My point is that she's presenting a rather half-stepping attack on the idea, not really all that controversial, and for some well-laid out logical points. Stated economically, if not forcefully.

But in glossing over physical/physiological constraints, she's ignoring the 800-pound gorilla in the room underlying the entire discussion, either from convenience, or because it hits a little too close to home - including for her.

I'm 100% for giving women absolutely equal treatment in the Marine Corps, and the entire military.
So let's start with administering them the male PFT as the new normal, on Training Day One, and every time after that. If nothing else, not publishing or promulgating gender-separate standards will save the Corps time and paper.

How any woman with a second-class PFT score who barely manages 3 pull-ups will ever get promoted, whether officer or enlisted, or even should be, is a question I leave to others.

Then we can move on to the remaining minutiae, such as about whether the 23 (or whatever miniscule number it would be) women left in the military after that first step should be allowed to serve in combat units, or not.

Random little data points like the documented observational studies that something over half of women recruits at Parris Island were incapable of throwing the impossibly heavy (I jest) 1lb M67 issue frag grenade far enough away as not to be a danger to themselves and their fellow service members will doubtless rise to significance in such a discussion. (To be fair though, blowing yourself up with your own grenades didn't seem to hinder the career of our current Secretary of State, but at least we should have the discussion of whether or not it's a problem for frontline combat units.)

I suspect the deeper question that would (or ought to) be asked would be why we needed to sign up those 23 (or whatever miniscule number it would be) women in the first place, and whether it was worth any fraction of the trouble.

Your reply indicates that you accept that there will never be equality in the military for women, because of "self-imposed PC BS".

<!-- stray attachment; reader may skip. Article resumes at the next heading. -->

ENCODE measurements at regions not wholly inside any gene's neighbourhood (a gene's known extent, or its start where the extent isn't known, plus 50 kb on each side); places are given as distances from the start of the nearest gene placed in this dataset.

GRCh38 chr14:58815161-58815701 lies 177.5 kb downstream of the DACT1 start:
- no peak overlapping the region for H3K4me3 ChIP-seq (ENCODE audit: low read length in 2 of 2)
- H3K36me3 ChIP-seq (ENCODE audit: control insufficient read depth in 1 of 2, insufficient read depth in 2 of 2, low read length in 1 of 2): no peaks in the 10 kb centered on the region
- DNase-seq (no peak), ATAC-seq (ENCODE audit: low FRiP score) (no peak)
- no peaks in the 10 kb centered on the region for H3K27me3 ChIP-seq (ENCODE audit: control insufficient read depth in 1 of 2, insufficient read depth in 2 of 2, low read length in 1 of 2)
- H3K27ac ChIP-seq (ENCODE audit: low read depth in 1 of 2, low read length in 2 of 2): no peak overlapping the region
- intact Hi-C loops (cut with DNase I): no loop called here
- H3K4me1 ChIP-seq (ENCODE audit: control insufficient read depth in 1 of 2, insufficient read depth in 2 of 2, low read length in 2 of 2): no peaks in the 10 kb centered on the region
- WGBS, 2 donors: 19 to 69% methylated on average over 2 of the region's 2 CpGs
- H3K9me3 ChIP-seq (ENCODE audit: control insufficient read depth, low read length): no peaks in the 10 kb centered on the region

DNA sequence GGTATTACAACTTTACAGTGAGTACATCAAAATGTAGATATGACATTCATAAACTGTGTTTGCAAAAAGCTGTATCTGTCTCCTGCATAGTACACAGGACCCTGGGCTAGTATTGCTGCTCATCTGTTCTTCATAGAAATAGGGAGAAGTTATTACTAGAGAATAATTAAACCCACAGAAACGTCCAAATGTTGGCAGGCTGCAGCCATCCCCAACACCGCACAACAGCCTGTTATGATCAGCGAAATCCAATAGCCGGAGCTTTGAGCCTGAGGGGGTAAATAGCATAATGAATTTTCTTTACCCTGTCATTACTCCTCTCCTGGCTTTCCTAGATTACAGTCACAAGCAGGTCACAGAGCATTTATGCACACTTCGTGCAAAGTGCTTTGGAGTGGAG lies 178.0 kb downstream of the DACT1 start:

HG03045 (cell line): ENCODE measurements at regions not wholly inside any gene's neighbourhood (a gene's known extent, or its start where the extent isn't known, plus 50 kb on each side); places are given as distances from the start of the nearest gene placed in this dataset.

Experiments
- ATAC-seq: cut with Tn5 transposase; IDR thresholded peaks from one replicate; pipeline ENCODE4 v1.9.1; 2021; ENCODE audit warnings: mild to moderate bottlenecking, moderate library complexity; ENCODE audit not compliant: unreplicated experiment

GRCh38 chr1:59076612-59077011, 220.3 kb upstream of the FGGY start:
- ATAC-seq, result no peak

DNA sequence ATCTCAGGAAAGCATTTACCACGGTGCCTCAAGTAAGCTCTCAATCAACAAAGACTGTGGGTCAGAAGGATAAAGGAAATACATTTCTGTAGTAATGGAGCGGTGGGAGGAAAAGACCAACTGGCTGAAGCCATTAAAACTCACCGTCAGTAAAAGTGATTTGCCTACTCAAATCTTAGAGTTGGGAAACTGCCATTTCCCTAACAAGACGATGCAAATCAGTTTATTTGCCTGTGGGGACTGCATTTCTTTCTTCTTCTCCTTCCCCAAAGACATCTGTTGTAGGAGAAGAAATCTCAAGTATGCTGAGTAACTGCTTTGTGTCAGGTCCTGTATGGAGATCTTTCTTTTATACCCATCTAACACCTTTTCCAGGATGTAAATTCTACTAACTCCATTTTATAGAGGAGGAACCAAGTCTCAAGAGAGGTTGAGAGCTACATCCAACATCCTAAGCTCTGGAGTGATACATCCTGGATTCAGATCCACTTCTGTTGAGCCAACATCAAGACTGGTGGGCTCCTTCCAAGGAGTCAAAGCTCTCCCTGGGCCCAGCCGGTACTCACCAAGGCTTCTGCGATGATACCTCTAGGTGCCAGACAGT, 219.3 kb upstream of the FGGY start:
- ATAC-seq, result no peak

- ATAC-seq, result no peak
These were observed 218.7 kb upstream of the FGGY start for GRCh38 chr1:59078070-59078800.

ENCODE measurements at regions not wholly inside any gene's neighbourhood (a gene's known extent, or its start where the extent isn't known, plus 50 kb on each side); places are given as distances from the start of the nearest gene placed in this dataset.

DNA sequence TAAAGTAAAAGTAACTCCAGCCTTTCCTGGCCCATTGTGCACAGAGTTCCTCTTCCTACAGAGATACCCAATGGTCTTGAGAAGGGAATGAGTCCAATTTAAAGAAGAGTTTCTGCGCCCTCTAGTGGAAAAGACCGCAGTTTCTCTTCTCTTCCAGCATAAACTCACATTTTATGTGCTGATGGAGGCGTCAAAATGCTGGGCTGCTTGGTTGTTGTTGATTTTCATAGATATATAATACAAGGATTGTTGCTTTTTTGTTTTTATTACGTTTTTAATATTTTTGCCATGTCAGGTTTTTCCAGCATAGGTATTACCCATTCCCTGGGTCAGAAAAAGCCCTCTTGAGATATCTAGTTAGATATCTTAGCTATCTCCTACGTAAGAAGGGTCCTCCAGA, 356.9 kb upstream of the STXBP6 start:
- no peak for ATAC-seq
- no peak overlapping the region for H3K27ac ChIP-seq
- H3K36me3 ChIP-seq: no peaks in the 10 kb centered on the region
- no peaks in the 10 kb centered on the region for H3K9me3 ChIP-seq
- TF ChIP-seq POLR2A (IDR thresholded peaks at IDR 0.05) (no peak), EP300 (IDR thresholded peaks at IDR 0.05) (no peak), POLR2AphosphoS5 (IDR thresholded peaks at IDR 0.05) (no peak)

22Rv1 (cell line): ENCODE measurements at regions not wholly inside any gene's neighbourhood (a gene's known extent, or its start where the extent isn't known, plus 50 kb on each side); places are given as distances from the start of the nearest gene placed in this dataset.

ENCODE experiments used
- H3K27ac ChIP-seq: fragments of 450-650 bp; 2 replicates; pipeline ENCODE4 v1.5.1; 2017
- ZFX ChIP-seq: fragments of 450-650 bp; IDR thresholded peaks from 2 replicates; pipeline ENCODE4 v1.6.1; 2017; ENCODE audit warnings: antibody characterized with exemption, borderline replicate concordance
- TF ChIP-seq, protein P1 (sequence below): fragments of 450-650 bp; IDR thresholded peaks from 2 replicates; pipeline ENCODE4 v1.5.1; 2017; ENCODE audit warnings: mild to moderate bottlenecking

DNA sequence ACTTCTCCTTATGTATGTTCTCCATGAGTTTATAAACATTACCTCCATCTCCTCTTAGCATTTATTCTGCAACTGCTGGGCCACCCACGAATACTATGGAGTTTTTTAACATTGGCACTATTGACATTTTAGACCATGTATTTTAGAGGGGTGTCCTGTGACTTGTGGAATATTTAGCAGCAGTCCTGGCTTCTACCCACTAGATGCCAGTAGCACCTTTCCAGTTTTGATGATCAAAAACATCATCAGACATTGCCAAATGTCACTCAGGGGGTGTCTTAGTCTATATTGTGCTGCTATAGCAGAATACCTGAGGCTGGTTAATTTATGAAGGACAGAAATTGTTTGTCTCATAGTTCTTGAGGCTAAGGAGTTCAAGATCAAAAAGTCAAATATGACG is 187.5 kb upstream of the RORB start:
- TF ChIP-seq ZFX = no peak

I agree, and think that's rather the salient point.

You're a current (or former) Captain of Marines, granting (out of a sense of reality, doubtless) that "the fix is in" on the question, and has been since before the match was agreed upon. Curious strategy that.

It's like trying to judge a painting competition after agreeing to only use blind judges, and trying to pretend afterwards that the selections have any meaning or merit.

If the standards matter, enforce them fairly, and across the board.

If they don't, because Diversity, we should be actively recruiting the blind, lame, crippled, and elderly. (Deaf radio operators and blind aviators: Diversity for the win!)

But it can never be both at the same time, and it's a disservice to both logic and the Corps to pretend otherwise.

So let's don't.

The solution to demands for equality, is to give it - and in true Marine Corps fashion: both barrels, right in the face, hey diddle diddle, straight up the middle.

That will (or at least, should) end this particular discussion until such time as women play starting middle linebacker for the Pittsburgh Steelers.

It's curious that the NFL gets this when there's only money at stake, but the whole concept becomes confusing when we're talking about young Marines' lives.

So, would Team Diversity like to try for best four out of seven...?

Dec. 15 UPDATE:
A little cluster bomb of reality, from a guy with a sense of humor, and a metric f*ckton of unassailable evidence backing up his point:

 Enjoy that. And if you disagree, enjoy the complimentary shit sandwich.